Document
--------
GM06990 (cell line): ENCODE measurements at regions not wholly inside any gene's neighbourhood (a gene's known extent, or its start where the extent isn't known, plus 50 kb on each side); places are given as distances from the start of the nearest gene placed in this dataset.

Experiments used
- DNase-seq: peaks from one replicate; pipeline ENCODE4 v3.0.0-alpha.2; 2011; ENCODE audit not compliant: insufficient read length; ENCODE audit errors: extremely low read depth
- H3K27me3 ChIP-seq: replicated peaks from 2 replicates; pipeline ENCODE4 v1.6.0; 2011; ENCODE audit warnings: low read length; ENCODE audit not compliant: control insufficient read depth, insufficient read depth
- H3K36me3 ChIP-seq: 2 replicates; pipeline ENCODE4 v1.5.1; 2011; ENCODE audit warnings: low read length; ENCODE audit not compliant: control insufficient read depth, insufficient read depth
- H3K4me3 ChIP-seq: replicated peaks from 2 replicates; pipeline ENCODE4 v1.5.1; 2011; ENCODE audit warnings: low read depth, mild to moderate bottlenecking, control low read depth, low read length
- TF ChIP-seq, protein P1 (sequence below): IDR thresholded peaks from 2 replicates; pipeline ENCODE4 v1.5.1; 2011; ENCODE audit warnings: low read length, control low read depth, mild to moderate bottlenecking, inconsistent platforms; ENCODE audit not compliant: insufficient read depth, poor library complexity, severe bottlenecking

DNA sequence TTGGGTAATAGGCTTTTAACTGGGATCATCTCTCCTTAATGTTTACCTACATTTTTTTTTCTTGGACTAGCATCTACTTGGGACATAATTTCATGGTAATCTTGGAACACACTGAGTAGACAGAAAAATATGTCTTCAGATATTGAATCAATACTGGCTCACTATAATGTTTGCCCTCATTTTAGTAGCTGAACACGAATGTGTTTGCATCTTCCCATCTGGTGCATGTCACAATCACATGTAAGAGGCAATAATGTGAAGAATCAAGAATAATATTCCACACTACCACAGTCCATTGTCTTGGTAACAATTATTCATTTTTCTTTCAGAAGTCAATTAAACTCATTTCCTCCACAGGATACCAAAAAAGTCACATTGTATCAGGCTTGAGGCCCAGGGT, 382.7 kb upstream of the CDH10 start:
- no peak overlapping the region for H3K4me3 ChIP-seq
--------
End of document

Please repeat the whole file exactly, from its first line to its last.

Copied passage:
GM06990 (cell line): ENCODE measurements at regions not wholly inside any gene's neighbourhood (a gene's known extent, or its start where the extent isn't known, plus 50 kb on each side); places are given as distances from the start of the nearest gene placed in this dataset.

Experiments used
- DNase-seq: peaks from one replicate; pipeline ENCODE4 v3.0.0-alpha.2; 2011; ENCODE audit not compliant: insufficient read length; ENCODE audit errors: extremely low read depth
- H3K27me3 ChIP-seq: replicated peaks from 2 replicates; pipeline ENCODE4 v1.6.0; 2011; ENCODE audit warnings: low read length; ENCODE audit not compliant: control insufficient read depth, insufficient read depth
- H3K36me3 ChIP-seq: 2 replicates; pipeline ENCODE4 v1.5.1; 2011; ENCODE audit warnings: low read length; ENCODE audit not compliant: control insufficient read depth, insufficient read depth
- H3K4me3 ChIP-seq: replicated peaks from 2 replicates; pipeline ENCODE4 v1.5.1; 2011; ENCODE audit warnings: low read depth, mild to moderate bottlenecking, control low read depth, low read length
- TF ChIP-seq, protein P1 (sequence below): IDR thresholded peaks from 2 replicates; pipeline ENCODE4 v1.5.1; 2011; ENCODE audit warnings: low read length, control low read depth, mild to moderate bottlenecking, inconsistent platforms; ENCODE audit not compliant: insufficient read depth, poor library complexity, severe bottlenecking

DNA sequence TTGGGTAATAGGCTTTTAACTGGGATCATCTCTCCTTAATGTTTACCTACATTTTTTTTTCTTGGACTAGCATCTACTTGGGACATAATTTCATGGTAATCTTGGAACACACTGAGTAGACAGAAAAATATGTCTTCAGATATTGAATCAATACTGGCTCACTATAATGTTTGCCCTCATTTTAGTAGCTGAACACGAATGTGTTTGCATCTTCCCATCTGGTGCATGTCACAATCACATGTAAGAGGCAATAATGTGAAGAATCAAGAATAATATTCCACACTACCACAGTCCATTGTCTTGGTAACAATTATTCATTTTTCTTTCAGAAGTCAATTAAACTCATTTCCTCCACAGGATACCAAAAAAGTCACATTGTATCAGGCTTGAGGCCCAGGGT, 382.7 kb upstream of the CDH10 start:
- no peak overlapping the region for H3K4me3 ChIP-seq